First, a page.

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Windows 7 xp separate hard drive dual boot

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January 28, 2012 3:57:58 PM

I've got a new Packard Bell with Windows 7. It has a bay for another disk drive. I put in the XP boot disk from my old Medion PC and it is readable. I'd like to be able to run XP sometimes to use some old hardware and software that's not Windows 7-compatible. How can I do this please?
a b $ Windows 7
a b G Storage
January 28, 2012 4:29:11 PM

Well if you are thinking of adding a new drive... install the new drive... disconnect the Win 7 drive... boot from the win XP disk and in and install... reconnect the win 7 disk... you can switch OS from your BIOS............ is that a XP disk that you have a extra license for?
a b $ Windows 7
a c 289 G Storage
January 28, 2012 7:23:16 PM

Anonymous1 hit the nail on the head: you have to install them on separate drives, and have the existing Win7 drive offline when you install XP. Otherwise, what happens is that the XP install sees the existing Win7 boot manager, and overwrites it with the XP boot manager (even though you specified the other drive) and kills your Win7. The best arrangement is to install the older OS first.

Two possibilities for you. First, note that after doing the above you will need to go into the BIOS to select which OS to boot. You could use EasyBCD to modify the Win7 boot manager to offer you a Win7 / XP menu, and always start the boot from the Win7 disk.

Alternatively, there is an XP compatibility app that can be downloaded from Microsoft and installed into 7 to run XP apps in an XP environment.

Unfortunately, my Favorites are all broken so I can't find links to details about the various options.
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January 28, 2012 9:51:10 PM

Thanks, Anonymous 1 and WyomingKnott for your suggestions. The situation is that I have manufacturer-installed Windows 7 on my new PC and manufacturer-installed XP on the drive from my old PC. I don't have actual installation disks for either system. I was hoping that it would be possible to boot from one or the other using a simple menu at start up. If this is not possible, then I will try the XP compatibility app you mentioned, WK.

Many thanks to you both.
a b $ Windows 7
a c 289 G Storage
January 28, 2012 11:19:21 PM

Ahh, that is a different story. The installation of XP or 7 changes significantly depending on the hardware it's installed on. The XP install will almost certainly not boot in your machine without having the XP disc to do a "repair installation." The drivers that it will load for the motherboard, disk controllers, display and so forth will be wrong for your system. That XP drive is unlikely to run in the new system.

Plus, if the XP came installed with the system, it is technically tied to the original hardware and not licensed to run in the new machine.
January 29, 2012 9:20:30 AM

WyomingKnott said:
Ahh, that is a different story. The installation of XP or 7 changes significantly depending on the hardware it's installed on. The XP install will almost certainly not boot in your machine without having the XP disc to do a "repair installation." The drivers that it will load for the motherboard, disk controllers, display and so forth will be wrong for your system. That XP drive is unlikely to run in the new system.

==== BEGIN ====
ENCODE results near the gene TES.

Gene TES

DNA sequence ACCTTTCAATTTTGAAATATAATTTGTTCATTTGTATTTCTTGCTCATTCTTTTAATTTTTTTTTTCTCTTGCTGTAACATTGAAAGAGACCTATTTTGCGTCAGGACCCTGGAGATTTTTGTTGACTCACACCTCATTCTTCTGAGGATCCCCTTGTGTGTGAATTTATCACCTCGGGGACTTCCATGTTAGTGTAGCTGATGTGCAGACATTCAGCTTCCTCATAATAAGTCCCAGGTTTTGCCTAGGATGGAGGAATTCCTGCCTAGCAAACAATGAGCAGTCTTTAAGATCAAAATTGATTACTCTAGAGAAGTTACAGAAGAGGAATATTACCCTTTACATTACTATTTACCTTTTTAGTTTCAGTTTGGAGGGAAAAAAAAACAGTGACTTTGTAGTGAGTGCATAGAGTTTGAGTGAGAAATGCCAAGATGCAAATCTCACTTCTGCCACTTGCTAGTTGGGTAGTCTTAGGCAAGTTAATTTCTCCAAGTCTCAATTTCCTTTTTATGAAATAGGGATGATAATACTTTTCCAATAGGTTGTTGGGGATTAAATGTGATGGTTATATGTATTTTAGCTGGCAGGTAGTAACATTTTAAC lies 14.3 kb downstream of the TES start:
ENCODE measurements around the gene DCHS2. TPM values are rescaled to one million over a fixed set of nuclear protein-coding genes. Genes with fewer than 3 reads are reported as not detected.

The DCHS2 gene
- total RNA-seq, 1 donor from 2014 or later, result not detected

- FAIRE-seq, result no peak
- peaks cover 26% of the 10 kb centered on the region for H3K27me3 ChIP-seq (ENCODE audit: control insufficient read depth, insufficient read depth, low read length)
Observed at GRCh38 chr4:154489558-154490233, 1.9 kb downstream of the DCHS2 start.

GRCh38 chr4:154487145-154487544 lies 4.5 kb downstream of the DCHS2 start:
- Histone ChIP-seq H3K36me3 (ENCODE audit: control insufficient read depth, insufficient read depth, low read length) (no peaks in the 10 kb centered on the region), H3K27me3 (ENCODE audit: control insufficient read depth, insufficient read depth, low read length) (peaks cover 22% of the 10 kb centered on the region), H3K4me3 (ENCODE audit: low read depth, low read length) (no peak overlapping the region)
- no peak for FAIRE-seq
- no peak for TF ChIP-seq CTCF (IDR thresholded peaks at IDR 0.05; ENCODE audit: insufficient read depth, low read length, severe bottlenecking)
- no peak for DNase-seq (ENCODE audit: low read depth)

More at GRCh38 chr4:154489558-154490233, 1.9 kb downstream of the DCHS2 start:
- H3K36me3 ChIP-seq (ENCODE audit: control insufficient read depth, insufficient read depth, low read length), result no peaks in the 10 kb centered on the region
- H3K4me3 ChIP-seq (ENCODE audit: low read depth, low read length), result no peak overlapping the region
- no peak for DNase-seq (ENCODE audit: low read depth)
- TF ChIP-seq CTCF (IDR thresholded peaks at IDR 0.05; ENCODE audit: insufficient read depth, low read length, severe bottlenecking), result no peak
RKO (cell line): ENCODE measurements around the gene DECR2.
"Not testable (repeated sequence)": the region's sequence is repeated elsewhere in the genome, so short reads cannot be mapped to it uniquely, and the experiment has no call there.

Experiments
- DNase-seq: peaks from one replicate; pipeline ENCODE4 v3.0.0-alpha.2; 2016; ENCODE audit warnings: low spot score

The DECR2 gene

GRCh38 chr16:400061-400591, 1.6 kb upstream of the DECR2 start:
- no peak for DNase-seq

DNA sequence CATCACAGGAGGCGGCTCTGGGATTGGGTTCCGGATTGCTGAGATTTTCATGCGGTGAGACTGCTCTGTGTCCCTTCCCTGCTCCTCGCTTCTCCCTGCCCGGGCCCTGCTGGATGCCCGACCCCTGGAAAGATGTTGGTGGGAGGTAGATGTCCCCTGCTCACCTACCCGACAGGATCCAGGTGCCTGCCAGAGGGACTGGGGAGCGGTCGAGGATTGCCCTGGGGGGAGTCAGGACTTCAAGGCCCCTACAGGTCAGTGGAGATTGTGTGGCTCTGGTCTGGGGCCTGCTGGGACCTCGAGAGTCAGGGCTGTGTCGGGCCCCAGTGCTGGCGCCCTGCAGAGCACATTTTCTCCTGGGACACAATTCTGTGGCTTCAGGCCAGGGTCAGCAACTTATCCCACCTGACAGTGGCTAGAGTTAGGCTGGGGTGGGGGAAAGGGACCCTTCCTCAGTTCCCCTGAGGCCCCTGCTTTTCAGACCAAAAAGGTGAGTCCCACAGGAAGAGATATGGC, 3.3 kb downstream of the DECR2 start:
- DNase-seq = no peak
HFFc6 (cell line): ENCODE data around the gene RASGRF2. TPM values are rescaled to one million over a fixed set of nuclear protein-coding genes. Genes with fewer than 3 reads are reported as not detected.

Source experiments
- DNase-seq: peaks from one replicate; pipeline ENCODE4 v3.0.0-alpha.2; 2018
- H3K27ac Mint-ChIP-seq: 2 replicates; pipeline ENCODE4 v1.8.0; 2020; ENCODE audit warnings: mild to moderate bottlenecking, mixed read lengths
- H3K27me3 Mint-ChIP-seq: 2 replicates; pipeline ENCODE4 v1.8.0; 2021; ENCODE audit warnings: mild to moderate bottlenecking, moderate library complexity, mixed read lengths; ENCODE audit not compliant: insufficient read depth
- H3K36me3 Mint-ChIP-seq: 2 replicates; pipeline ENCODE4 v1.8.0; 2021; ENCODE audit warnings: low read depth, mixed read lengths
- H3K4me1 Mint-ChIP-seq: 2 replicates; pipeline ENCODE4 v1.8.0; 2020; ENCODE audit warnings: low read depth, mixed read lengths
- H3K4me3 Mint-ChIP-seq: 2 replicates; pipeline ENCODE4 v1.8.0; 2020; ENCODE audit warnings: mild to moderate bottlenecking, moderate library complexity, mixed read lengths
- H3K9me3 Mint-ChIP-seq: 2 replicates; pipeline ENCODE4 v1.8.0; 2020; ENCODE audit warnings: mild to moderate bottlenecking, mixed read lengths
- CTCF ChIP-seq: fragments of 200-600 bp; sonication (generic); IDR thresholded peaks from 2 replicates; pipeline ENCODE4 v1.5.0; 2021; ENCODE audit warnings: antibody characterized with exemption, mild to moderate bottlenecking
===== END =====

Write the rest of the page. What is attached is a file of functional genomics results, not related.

Plus, if the XP came installed with the system, it is technically tied to the original hardware and not licensed to run in the new machine.



Thanks to your very clear explanation, I understand more than I did before. Fortunately, it's not vital to me to have XP. I'll investigate the XP-compatibility app you mentioned. I'd like to be able to run my scanner, which is incompatible with the 64-bit OS.

Many thanks for your help.
February 4, 2012 6:12:09 AM

Hughie,

WyomingKnott's recommendation to use a virtual environment of Windows XP within Windows 7. Windows XP Mode and Virtual PC, available on Windows 7 Professional and Windows 7 Ultimate, allow you to run multiple Windows environments, such as Windows XP Mode, from your Windows 7 desktop. For those who do are not currently running Windows 7 Professional, Windows 7 Enterprise, or Windows 7 Ultimate, there is an easy upgrade path to Windows 7 Professional or Windows 7 Ultimate through the Windows Anytime Upgrade program.

Depending on the type of physical connection the scanner requires (USB or Parallel) you may be able to install and configure the scanner within the virtual environment via a direct USB connection or through attaching a USB to Parallel adapter to Windows XP Mode as a method to bypass the lack of LPT redirection in Windows Virtual PC.

Microsoft has a TechNet article "Use a USB device in a virtual machine" available to offer you additional assistance with the attachment of USB devices within XP Mode.

Please note, Windows Virtual PC can emulate some hardware devices, but cannot access the physical hardware devices on the computer directly. In many cases, USB devices in Windows Virtual PC can be used. Windows Virtual PC uses the Redirection Policy Manager (RPM) of Windows to provide USB redirection to a Virtual Machine; HID and Hub Class Devices (LPT and COM ports) cannot be assigned to the VM. So presuming that the connection made from the scanner to the Windows 7 PC is via USB you just might be able to install and configure the scanner through Windows XP Mode.

Jessica
Windows Outreach Team – IT Pro
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